Here is an an image of great-grandson Jon Andersen that makes me feel cool even on the hottest day! It was recently posted by his mother, Josie, on her blog Jonster's Days, after a visit to a pool with jets.

It has occurred to me that my relatives seem to have an affinity with birds of the parrot family - as an example, these two photos of Jon after a visit from a parrot expert to his nursery school class and of my son-in-law, Clinton Shock, on one of his frequent visits to Brazil. I also have a daughter-in-law who had a parrot for many years (a macaw, I think) and an ex-daughter-in-law who owned a very intelligent and talkative cockatiel.
Sunday, we had a very pleasant picnic in Tilden Regional Park to celebrate Fathers' Day. It was fairly crowded, and to get a good table one had to be there VERY early in the morning to reserve a place. Otto and I drove up there early to claim the ideal spot. It was very peaceful until more picnickers arrived at each reserved at each table and the actual picnics got under way. One or two people reserved each spot, armed with reading matter or just idly watching the butterflies chasing one another. The picnickers we awaited were Sterling, Joni and Roxanne, who drove up from San Jose.

I hope you had fun, too!

Thursday, June 14, 2007

Heat Wave

Whew! Hot again today. Otto has been lecturing for thirty years about global warming. Now he is planning to install a heat pump enhanced with his own Enabler; it will heat and cool our house.
I promised an update on Otto's wandering trumpet vine. Actually it is doing its job of covering the unsightly fence rather well, but the neighboring trees next door, as well as in our yard are irregularly festooned with clumps of ruby blossoms high in their branches. I took the following photo in a parking lot where a fence was trumpet-vine covered with similar intent. Where it had no trees to climb in, the trumpet vine produced this lush display.

Sunday, June 10, 2007

Looking Back

In August I will celebrate my 86th birthday, and we will have a big family reunion to celebrate Otto’s 90th. People usually estimate Otto’s age as a very healthy 65. None-the-less, though active in our respective fields and joint endeavors, we can feel the physical changes that restrict our activities.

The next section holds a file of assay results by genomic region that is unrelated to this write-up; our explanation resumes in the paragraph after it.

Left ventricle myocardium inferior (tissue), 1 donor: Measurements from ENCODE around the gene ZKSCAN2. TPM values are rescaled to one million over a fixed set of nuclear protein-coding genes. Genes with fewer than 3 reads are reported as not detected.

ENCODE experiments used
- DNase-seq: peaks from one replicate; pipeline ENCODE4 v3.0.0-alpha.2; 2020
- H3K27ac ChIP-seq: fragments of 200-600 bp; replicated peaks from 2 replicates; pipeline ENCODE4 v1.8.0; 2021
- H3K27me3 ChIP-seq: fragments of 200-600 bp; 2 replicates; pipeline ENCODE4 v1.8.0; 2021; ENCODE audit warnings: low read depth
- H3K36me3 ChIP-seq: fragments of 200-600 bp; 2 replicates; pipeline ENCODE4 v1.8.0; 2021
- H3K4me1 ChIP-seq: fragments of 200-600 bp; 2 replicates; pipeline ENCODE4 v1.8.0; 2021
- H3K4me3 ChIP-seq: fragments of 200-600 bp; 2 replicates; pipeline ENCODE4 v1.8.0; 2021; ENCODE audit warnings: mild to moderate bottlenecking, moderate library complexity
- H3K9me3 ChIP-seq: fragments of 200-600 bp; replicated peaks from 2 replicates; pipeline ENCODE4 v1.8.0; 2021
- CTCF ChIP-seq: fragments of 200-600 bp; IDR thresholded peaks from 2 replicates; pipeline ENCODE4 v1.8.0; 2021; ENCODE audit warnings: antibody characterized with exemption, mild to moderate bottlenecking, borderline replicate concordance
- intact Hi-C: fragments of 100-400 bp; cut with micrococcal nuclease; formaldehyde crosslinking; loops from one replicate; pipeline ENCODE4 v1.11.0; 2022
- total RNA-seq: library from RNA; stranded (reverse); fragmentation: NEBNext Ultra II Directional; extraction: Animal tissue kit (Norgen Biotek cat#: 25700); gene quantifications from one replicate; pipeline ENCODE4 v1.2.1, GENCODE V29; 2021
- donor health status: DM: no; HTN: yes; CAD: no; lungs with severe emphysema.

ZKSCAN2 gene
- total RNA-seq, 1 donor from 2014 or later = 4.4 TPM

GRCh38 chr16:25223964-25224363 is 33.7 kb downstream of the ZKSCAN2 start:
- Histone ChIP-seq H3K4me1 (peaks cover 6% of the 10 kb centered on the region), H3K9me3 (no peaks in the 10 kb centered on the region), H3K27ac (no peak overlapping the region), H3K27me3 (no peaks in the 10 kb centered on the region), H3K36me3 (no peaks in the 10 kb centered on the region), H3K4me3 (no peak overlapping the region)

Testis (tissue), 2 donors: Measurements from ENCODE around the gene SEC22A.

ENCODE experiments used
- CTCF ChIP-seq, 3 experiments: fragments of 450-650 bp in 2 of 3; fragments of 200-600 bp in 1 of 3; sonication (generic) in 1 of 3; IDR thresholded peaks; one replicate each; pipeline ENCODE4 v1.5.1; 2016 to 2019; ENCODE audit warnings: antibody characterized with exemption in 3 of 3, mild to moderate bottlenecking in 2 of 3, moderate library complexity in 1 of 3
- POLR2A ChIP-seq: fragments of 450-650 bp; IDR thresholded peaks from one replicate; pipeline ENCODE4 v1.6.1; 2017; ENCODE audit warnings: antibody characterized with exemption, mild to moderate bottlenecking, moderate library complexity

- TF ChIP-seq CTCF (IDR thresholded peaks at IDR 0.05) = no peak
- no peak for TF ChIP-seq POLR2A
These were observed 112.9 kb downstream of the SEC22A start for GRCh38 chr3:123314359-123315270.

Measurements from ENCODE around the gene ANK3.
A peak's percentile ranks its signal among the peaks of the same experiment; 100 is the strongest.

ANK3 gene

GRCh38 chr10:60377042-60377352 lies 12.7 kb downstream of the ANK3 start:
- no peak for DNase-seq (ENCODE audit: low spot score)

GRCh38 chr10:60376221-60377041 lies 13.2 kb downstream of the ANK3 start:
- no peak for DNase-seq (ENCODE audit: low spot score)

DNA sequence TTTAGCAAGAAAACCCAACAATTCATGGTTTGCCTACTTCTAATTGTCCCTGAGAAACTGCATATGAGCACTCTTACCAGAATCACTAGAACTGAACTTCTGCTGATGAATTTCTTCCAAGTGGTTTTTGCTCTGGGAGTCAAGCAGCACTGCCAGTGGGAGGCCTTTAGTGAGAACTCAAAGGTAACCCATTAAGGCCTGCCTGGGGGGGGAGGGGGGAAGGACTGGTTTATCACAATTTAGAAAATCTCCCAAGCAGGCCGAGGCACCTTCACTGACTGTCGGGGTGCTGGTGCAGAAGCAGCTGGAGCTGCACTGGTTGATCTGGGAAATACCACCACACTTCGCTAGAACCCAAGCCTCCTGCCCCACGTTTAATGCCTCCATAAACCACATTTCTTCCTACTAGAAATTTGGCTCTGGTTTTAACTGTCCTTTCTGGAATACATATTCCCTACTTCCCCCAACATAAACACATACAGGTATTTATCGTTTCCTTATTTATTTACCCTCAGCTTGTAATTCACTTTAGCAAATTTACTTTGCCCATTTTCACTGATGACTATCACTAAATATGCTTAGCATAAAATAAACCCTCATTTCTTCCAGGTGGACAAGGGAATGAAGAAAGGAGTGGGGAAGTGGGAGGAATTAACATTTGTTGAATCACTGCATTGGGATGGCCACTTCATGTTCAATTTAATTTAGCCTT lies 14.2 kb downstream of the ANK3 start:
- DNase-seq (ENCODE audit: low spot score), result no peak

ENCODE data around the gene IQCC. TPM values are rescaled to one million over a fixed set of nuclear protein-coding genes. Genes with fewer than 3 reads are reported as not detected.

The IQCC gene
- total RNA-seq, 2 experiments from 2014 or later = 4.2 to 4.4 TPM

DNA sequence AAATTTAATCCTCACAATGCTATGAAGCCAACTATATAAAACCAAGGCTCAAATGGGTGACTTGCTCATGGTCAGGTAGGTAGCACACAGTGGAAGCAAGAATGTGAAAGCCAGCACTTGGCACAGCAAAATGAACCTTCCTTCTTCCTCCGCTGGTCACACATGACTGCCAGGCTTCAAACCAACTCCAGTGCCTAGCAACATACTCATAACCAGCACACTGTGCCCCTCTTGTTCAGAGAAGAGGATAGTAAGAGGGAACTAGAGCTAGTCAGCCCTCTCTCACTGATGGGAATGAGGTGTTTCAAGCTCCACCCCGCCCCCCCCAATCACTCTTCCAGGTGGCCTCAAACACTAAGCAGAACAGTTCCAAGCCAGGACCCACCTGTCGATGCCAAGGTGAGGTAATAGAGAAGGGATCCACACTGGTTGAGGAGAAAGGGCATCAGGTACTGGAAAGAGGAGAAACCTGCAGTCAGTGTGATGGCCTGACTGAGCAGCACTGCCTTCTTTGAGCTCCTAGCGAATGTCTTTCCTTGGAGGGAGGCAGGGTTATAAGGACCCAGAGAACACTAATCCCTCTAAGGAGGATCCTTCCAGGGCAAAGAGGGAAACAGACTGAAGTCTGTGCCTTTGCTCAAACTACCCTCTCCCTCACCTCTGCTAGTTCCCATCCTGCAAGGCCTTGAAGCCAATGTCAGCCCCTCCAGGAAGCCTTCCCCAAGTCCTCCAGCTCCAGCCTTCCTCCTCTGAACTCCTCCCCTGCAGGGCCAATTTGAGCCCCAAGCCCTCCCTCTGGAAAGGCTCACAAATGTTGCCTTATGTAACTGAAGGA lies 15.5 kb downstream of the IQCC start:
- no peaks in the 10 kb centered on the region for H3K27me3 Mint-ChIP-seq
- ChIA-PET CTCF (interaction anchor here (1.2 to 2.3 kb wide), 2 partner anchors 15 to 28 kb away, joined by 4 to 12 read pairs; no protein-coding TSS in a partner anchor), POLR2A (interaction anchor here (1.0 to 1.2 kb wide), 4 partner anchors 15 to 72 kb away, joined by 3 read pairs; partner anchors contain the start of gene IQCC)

This morning we were remembering things that we would probably never experience again.
In recent years both of us have suffered when at high altitudes. What are the signs of altitude sickness? Breathlessness, wheezing, more than usual fatigue. It means that we will probably not again visit Stan and Dianne in mile-high Denver, a city where Otto and I briefly lived in 1942, and where we rode our bikes for miles of happy sight-seeing.
But what we recalled this morning had to do with our beloved California high Sierras: the euphoria that we experienced as we rose in altitude and breathed in the mingled scents of ozone and coniferous trees; the establishment of our own little wilderness home, as we pitched a tent, laid out sleeping bags, started a smokey piney fire of fallen branches, watched the steam rise from our blackened kettle, and sang campfire songs with one, two, three, or lastly four children chiming in as our family grew.
The watercolor above is one that I sat on a snowbank to paint, while Otto kept the children occupied looking for specimens of anything interesting - lizards preferred!.

Thursday, June 7, 2007

Newest Great-granddaughter

Here is the latest addition to the family, Ainsley Lee Frank, born to Mandy and Ian on May 10. This is the first picture I have had of her. Isn't she a cutie?

Saturday, June 2, 2007

New Link

This little photo is just a taste of what awaits you if you visit the Shock Family website, which I added to my chain of links today. For more pictures by my son-in-law, Clinton Shock, scroll down to his name and begin exploring. I lay claim to all of the Shocks, my daughter, my grandchildren, and soon-to-be-a-Shock Susan Sullivan, who is engaged to grandson Cedric. Every one of them has worthwhile things to contribute.